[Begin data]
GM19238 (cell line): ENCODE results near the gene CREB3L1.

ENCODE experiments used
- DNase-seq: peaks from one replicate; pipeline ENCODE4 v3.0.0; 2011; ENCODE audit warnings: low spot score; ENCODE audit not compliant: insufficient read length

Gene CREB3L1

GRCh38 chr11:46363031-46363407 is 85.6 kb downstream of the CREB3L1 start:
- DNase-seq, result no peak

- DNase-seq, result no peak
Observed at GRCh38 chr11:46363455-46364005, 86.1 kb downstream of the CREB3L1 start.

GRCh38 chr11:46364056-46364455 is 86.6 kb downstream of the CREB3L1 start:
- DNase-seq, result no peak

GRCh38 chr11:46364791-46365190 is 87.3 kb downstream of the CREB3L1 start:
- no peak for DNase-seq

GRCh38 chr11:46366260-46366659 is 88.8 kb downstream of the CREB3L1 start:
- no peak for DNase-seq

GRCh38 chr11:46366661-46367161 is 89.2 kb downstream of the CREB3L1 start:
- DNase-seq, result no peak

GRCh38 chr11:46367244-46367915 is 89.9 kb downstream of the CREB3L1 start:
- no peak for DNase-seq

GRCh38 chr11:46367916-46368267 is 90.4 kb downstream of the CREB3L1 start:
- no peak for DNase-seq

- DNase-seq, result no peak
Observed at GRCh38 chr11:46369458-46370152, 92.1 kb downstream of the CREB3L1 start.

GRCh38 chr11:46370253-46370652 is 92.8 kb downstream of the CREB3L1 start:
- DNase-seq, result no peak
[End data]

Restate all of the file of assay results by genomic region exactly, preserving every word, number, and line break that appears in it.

GM19238 (cell line): ENCODE results near the gene CREB3L1.

ENCODE experiments used
- DNase-seq: peaks from one replicate; pipeline ENCODE4 v3.0.0; 2011; ENCODE audit warnings: low spot score; ENCODE audit not compliant: insufficient read length

Gene CREB3L1

GRCh38 chr11:46363031-46363407 is 85.6 kb downstream of the CREB3L1 start:
- DNase-seq, result no peak

- DNase-seq, result no peak
Observed at GRCh38 chr11:46363455-46364005, 86.1 kb downstream of the CREB3L1 start.

GRCh38 chr11:46364056-46364455 is 86.6 kb downstream of the CREB3L1 start:
- DNase-seq, result no peak

GRCh38 chr11:46364791-46365190 is 87.3 kb downstream of the CREB3L1 start:
- no peak for DNase-seq

GRCh38 chr11:46366260-46366659 is 88.8 kb downstream of the CREB3L1 start:
- no peak for DNase-seq

GRCh38 chr11:46366661-46367161 is 89.2 kb downstream of the CREB3L1 start:
- DNase-seq, result no peak

GRCh38 chr11:46367244-46367915 is 89.9 kb downstream of the CREB3L1 start:
- no peak for DNase-seq

GRCh38 chr11:46367916-46368267 is 90.4 kb downstream of the CREB3L1 start:
- no peak for DNase-seq

- DNase-seq, result no peak
Observed at GRCh38 chr11:46369458-46370152, 92.1 kb downstream of the CREB3L1 start.

GRCh38 chr11:46370253-46370652 is 92.8 kb downstream of the CREB3L1 start:
- DNase-seq, result no peak